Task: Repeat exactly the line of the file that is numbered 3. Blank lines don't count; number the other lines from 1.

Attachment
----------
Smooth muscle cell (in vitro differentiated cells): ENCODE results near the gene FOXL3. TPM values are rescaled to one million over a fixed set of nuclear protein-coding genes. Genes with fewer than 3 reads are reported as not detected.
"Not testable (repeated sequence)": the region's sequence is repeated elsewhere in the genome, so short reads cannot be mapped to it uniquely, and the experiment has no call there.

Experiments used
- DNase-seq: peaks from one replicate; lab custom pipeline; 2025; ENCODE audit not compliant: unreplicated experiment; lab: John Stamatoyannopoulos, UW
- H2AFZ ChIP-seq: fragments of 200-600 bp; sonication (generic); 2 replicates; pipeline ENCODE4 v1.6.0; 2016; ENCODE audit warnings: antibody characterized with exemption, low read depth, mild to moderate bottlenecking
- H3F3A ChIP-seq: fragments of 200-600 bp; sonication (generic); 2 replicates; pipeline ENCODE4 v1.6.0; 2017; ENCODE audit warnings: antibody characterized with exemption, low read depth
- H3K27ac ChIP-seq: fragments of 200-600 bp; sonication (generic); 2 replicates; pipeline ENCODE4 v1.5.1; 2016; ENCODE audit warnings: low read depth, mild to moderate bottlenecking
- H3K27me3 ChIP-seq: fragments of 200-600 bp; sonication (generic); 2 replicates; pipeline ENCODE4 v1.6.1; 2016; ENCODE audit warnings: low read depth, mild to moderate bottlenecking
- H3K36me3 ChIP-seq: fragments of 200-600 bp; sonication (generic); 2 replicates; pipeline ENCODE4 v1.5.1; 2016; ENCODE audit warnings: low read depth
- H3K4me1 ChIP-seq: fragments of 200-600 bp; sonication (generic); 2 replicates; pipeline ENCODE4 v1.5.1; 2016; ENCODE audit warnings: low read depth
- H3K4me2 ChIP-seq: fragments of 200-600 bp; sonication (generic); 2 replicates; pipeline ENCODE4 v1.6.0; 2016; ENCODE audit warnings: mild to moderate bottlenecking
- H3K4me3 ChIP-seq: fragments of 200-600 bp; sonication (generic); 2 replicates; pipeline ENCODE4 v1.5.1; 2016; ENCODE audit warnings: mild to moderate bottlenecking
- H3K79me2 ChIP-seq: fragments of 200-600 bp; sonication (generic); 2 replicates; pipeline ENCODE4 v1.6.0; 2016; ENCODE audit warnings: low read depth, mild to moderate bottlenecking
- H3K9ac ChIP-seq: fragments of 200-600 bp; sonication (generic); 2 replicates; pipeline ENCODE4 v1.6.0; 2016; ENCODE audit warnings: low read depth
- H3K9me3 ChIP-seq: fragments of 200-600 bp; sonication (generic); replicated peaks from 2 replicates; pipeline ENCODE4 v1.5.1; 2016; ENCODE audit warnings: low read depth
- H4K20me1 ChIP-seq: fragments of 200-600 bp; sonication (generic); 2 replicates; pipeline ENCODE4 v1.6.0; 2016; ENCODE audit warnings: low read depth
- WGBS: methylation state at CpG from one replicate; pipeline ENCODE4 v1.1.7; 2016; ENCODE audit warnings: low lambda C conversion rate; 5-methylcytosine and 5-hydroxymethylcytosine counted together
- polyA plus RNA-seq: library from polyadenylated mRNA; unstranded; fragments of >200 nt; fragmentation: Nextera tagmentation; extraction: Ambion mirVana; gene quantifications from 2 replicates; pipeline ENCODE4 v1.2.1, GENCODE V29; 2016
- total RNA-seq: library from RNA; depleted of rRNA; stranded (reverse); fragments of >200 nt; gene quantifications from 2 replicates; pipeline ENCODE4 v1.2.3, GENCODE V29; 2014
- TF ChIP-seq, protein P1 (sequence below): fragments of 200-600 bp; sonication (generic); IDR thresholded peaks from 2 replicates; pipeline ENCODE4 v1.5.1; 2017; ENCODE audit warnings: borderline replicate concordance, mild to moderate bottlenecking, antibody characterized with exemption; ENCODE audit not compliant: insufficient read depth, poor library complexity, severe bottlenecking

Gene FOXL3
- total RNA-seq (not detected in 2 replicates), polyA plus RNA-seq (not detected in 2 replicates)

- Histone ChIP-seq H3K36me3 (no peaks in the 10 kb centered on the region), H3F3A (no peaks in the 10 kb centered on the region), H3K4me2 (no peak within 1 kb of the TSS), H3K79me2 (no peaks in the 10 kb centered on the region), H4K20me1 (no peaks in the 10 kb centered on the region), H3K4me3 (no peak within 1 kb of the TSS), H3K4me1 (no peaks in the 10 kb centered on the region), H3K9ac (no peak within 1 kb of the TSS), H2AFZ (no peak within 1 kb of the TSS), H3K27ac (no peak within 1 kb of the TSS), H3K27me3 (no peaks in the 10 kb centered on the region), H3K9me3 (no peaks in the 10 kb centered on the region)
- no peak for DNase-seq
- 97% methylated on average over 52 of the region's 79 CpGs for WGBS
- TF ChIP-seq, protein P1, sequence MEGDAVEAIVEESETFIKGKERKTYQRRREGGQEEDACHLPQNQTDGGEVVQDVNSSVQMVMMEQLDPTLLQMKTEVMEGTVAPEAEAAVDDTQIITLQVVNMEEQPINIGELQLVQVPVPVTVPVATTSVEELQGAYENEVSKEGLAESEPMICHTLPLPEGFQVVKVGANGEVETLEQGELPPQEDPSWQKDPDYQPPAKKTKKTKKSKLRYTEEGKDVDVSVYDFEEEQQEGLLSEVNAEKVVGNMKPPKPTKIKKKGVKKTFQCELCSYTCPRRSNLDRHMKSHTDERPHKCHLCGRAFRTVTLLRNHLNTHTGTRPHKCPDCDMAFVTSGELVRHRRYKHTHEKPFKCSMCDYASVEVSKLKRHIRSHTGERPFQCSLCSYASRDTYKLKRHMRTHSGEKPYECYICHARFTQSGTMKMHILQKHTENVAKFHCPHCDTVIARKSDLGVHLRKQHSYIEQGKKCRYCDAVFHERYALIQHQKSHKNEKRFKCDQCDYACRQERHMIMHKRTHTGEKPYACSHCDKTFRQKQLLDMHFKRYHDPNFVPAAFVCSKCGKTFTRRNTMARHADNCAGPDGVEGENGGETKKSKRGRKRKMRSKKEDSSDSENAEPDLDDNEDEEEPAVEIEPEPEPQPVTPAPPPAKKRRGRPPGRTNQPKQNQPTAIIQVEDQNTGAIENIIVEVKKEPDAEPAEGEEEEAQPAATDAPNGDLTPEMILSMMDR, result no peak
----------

Experiments used